UK politicians should stop blaming immigration for the country's difficulties, the EU justice commissioner has suggested.
Instead, they should "work on the quality of education and welfare", Viviane Reding said.
In a speech at the University of Cambridge, she renewed her criticism of the "distorted" debate about the UK's future in the European Union.
She claimed it was distracting from vital efforts to boost EU economies.
Prime Minister David Cameron has pledged to negotiate reforms to the UK's relationship with the EU and then deliver an in/out referendum by 2017 if the Conservatives win the 2015 general election.
But Ms Reding said: "The four freedoms enshrined in the EU treaties come as a package.
"You either enjoy all of them - or none. Those who benefit from the free flow of capital, goods and services must also accept that our citizens are free to move in the EU to travel, study and work."
She continued: "Politicians also need to work on the quality of education and welfare, so that people in this country can find employment and enjoy reasonable social standards.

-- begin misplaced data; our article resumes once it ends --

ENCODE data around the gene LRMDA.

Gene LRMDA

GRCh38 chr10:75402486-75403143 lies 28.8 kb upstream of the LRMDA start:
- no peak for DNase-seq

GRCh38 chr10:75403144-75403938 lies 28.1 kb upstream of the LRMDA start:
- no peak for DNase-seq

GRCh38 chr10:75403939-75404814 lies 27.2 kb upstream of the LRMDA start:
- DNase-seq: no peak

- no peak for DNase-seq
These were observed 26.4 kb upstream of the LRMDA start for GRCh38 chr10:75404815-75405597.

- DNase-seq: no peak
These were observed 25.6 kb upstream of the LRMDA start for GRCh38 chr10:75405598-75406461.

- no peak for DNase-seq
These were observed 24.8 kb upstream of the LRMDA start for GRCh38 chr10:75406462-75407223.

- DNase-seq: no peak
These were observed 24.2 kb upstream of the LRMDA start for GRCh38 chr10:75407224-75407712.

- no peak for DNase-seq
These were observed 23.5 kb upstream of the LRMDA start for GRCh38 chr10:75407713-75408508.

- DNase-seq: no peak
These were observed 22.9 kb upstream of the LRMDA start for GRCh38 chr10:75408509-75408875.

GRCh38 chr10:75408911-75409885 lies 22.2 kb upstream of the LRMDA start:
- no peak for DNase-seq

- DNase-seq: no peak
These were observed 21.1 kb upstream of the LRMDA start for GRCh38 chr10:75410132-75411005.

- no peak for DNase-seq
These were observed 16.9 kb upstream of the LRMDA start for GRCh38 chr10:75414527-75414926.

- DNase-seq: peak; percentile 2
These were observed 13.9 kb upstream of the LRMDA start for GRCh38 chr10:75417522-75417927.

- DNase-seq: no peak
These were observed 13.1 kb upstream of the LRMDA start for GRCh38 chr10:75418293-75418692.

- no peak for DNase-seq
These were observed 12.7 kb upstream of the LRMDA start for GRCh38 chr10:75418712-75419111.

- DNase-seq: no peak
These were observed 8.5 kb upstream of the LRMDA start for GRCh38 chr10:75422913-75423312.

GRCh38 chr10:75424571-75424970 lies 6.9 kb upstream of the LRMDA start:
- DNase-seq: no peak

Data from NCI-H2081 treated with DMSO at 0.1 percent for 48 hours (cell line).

'Inexorably drifting away'
"Simply trying to project all problems on the supposed issue of too many foreigners moving into the country is certainly not the answer.
"It is not EU policies that are causing problems in this area. But somehow this misconception prevails, and there is a sense that all difficulties could be solved if the UK could get out of them, that it needs to free itself of supposedly 'alien', harmful rules and principles that are imposed on it."
Eurosceptic arguments that the UK would be "leaner and meaner" outside the EU ignored that it would face huge problems negotiating favourable deals to access the single market, the commissioner claimed.
The UK appeared to be "gradually, inexorably drifting away" from the EU, she said.
"The debate in this country about the UK's place in the EU is distorted. All that talk about opt-outs, renegotiations and referenda distracts from the real issue.
"Unfortunately, the debate is distracting from the real challenge in the relationship between the UK and the EU. And it is even inflicting wider damage by holding back our Union as a whole.
"We don't need this. What we need are great ideas and solid arguments about how we can strengthen the EU and make it more competitive on the world stage."